Aquaculture is government's solution to overfishing and feeding the planet
HONOLULU, Hawaii — Traditional commercial fishing is threatening fish populations worldwide. As a result, U.S. officials are working on a plan to expand fish farming into federal waters around the Pacific Ocean.
The government sees the move toward fish farms, known as aquaculture, as a promising solution to overfishing and feeding a hungry planet. But some environmentalists say the industrial-scale farms could do more harm than good to overall ocean health.
The National Oceanic and Atmospheric Administration (NOAA) is creating a plan to manage commercial fish farms in the federal waters located 3 to 200 miles offshore around Hawaii and other Pacific islands.
Similar Program Already Implemented In Gulf Of Mexico
The program is similar to one recently implemented by NOAA in the Gulf of Mexico. The farms in the Gulf and the Pacific would be the only aquaculture operations in U.S. federal waters. There are smaller operations in waters closer to shore. Those programs are run by states, not the federal government.
Fish farming has been practiced for centuries in Hawaii and around the world. But some environmentalists say modern aquaculture carries pollution risks. There is also the potential for non-native farmed fish to escape and enter the natural ecosystem.
Most shellfish consumed in America comes from farms that have methods considered to be sustainable. However, farms growing fish that eat other animals, such as salmon, have raised concerns about sustainability. Many of these farms use wild-caught fish to feed the farm fish species.
There are three ways to farm fish: fully contained land-based systems that pump water in and out with little, if any, environmental impact; near-shore operations incorporating natural and man-made elements; and off-shore farms.
Is Open-Ocean Aquaculture Environmentally Sustainable?
Sylvia Earle is a former NOAA chief scientist and founder of the ocean advocacy group Mission Blue. Earle said there are more environmentally sustainable and economically viable options than open-ocean aquaculture. This uses huge floating net-pens or submerged cages. "We have to make a choice with aquaculture," she said. "Is our goal to feed a large number of people? Or is our goal to create or to serve a luxury market?"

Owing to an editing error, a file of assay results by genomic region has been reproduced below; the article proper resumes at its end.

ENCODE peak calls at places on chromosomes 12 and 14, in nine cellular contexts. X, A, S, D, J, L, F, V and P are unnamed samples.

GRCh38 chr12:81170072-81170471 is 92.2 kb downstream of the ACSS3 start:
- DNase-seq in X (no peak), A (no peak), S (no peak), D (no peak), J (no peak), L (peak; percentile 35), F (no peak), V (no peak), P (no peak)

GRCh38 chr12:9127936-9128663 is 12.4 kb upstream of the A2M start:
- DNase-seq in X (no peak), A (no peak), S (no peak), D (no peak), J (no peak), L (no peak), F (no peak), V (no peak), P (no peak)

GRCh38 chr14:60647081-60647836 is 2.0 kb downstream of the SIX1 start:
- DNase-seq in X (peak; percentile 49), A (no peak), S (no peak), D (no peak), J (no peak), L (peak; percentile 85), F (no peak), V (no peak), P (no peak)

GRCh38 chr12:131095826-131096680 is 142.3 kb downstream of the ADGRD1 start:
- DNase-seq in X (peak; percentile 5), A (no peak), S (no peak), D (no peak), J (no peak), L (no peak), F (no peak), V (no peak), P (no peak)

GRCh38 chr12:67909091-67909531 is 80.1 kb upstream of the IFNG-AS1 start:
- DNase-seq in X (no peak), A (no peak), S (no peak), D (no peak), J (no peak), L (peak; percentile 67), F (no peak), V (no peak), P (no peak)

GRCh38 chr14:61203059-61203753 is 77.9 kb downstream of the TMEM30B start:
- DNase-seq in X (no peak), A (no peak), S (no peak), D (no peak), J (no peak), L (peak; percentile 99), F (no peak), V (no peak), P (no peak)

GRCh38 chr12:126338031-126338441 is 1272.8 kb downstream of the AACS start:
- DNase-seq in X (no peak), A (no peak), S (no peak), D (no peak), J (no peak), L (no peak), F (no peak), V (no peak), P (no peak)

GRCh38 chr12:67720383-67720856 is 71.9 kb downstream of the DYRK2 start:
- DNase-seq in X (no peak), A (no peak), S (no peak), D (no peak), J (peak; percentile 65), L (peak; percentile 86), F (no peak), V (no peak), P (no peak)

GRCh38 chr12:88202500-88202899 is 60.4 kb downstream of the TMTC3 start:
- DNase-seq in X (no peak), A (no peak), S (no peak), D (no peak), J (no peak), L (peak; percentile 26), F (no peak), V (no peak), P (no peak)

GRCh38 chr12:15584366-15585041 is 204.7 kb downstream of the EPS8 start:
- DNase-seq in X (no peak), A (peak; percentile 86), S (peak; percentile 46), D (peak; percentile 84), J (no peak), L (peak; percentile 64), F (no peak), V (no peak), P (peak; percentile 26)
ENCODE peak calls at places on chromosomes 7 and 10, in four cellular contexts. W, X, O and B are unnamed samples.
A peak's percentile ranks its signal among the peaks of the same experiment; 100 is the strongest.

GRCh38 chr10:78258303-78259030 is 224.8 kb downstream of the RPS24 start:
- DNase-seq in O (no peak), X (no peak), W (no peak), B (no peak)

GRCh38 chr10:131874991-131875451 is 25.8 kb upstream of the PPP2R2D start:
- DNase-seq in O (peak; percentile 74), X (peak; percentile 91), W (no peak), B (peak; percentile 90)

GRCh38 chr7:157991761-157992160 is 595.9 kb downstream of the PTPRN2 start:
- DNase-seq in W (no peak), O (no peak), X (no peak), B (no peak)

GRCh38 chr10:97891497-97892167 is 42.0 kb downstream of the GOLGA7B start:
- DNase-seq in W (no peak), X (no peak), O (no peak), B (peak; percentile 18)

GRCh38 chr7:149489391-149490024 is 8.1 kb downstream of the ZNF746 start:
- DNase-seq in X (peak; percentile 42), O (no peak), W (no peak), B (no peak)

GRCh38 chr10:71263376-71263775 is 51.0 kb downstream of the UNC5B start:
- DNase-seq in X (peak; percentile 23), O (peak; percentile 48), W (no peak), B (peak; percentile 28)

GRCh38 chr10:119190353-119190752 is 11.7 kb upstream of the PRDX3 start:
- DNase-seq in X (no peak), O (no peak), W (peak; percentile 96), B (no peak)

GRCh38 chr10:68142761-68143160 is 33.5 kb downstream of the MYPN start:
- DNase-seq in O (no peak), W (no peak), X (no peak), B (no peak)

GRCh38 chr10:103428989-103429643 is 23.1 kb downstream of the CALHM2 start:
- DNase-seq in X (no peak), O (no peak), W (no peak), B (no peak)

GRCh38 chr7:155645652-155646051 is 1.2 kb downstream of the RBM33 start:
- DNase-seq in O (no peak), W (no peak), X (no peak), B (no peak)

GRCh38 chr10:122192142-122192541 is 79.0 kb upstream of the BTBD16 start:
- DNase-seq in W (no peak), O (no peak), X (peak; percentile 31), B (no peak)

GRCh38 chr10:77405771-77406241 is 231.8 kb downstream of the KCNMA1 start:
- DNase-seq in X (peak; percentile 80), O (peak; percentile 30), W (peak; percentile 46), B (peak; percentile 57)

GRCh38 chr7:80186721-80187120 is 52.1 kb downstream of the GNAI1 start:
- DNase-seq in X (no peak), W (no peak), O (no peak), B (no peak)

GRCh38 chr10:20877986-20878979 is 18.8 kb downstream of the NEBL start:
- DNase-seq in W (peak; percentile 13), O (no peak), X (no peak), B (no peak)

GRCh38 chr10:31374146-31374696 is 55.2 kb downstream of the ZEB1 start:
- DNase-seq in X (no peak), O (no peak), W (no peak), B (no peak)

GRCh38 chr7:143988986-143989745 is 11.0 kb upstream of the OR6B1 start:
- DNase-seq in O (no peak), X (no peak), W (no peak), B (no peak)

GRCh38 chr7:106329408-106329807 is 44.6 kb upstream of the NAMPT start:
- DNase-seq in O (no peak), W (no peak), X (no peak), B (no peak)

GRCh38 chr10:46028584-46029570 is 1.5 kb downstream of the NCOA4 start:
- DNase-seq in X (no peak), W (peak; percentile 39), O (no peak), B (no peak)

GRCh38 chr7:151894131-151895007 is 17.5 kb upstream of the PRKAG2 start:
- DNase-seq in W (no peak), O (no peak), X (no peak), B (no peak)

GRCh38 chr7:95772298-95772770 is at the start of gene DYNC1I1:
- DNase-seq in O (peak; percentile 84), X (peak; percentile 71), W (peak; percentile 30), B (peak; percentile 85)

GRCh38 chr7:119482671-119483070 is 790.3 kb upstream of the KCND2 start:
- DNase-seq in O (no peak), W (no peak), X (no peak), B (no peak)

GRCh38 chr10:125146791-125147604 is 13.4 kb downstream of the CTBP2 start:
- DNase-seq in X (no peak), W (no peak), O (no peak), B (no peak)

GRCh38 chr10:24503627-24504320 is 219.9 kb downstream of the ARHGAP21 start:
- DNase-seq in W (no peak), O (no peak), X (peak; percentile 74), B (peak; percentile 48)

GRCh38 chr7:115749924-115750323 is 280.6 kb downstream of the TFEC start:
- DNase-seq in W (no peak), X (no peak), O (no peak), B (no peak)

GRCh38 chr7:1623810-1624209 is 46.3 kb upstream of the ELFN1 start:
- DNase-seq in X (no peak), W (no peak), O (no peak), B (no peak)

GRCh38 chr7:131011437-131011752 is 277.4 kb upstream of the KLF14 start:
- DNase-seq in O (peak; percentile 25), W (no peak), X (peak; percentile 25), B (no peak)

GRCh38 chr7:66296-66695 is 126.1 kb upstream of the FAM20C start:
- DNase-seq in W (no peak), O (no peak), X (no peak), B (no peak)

Last year, NOAA and the Scripps Institution of Oceanography put a dollar value of $17 billion a year on the ocean off the west coasts of North and South America. That includes $4.3 billion from commercial and sport fishing and $12.9 billion for the capture of carbon. Carbon capture is the process of capturing waste carbon dioxide and placing it somewhere that it will not enter the atmosphere.
Earle said the ocean is worth more and that no dollar figure can be attached to keeping the ocean, and in turn humans, healthy. "We now have recognition of other values of the ocean beyond what we can extract either for food or for products," she said.
U.S. Crews Are Sent Overseas To Farm
New technologies are being developed for open-ocean aquaculture, and many U.S. companies are sending their crews overseas to farm, according to NOAA officials.
"The U.S.'s view is we'd rather have these U.S. companies pursuing these opportunities in a sustainable, environmentally sound way in the U.S.," said Michael Tosatto. He is NOAA's National Marine Fisheries Service regional administrator.
The NOAA plan would create a regulatory and permitting scheme for the industry. "It's reasonably common knowledge that the environmental laws are less where aquaculture occurs the most, (that) being China and other Southeast Asia countries," Tosatto said.
Many foreign operations have U.S. companies supplying the initial fish stock, then the fish are grown and sold back to the U.S. as imported seafood. U.S.-farmed fish in 2014 was valued at $1.3 billion, Tosatto said. This constitutes 19 percent of the nation's seafood production. But, that amounts to only 1 percent of the global farmed product.
NOAA Attempts To Move Forward
NOAA has been trying to establish an aquaculture industry in federal waters for many years, but attempts to get legislation to implement open-sea aquaculture have failed.
"And so (NOAA) moved into the fishery management process ... as a means to move forward with ocean aquaculture under the radar of the public," said Marianne Cufone, executive director of the Recirculating Farms Coalition. NOAA received input from thousands of people during a public comment period last year on its plans.
Cufone's New Orleans-based organization has been developing land-based aquaculture systems that are fully contained. Cufone says these types of farms are more sustainable than ocean aquaculture, and Earle agrees.
"Controlled systems are the most promising," Earle said. "I personally am wary of the open-ocean approach to aquaculture."
Native Hawaiians Practice Sustainable Aquaculture
Meanwhile, NOAA says researchers off Hawaii's Big Island are studying ways to make open-ocean farming safe and efficient. They are studying different methods and fish species to better understand problems the industry could face.
Native Hawaiians have long practiced sustainable aquaculture. They build walls around shoreline areas, which allow fresh water from the mountains and salt water from the ocean to flow in and out. Fish enter through slotted gates and can't get back out. The ponds are monitored to make sure they are healthy.
"Our ancestors, they could ... sustainably feed themselves, no problem," said Luka Mossman, a Native Hawaiian who grew up working on a traditional fishpond. He is now helping study and restore such ponds with the nonprofit environmental group Conservation International.
"You constantly watch how the natural system works, and you adapt to that," Mossman said. "You don't try and adapt the natural system to work for you."